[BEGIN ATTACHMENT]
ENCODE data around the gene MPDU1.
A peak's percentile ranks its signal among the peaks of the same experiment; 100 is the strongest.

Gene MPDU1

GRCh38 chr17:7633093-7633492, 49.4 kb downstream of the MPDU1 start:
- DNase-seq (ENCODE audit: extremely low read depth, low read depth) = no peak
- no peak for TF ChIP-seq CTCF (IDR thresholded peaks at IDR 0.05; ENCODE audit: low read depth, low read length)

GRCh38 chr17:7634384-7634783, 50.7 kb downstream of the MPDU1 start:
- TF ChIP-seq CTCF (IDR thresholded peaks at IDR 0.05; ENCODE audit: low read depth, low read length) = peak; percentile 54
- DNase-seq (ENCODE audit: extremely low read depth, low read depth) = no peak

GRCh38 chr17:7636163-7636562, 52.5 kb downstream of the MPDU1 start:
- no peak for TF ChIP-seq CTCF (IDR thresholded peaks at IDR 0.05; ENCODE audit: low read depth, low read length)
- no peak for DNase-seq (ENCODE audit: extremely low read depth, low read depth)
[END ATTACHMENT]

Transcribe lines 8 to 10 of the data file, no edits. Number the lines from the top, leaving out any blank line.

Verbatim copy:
- TF ChIP-seq CTCF (IDR thresholded peaks at IDR 0.05; ENCODE audit: low read depth, low read length) = peak; percentile 54
- DNase-seq (ENCODE audit: extremely low read depth, low read depth) = no peak

GRCh38 chr17:7636163-7636562, 52.5 kb downstream of the MPDU1 start: